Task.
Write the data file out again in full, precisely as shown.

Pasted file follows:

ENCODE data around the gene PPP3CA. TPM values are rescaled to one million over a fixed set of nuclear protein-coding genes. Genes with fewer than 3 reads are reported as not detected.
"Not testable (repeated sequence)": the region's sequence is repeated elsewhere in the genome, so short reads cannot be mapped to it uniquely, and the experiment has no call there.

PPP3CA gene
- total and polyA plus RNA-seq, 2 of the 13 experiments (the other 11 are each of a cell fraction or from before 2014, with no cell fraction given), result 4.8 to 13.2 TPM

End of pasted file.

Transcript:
ENCODE data around the gene PPP3CA. TPM values are rescaled to one million over a fixed set of nuclear protein-coding genes. Genes with fewer than 3 reads are reported as not detected.
"Not testable (repeated sequence)": the region's sequence is repeated elsewhere in the genome, so short reads cannot be mapped to it uniquely, and the experiment has no call there.

PPP3CA gene
- total and polyA plus RNA-seq, 2 of the 13 experiments (the other 11 are each of a cell fraction or from before 2014, with no cell fraction given), result 4.8 to 13.2 TPM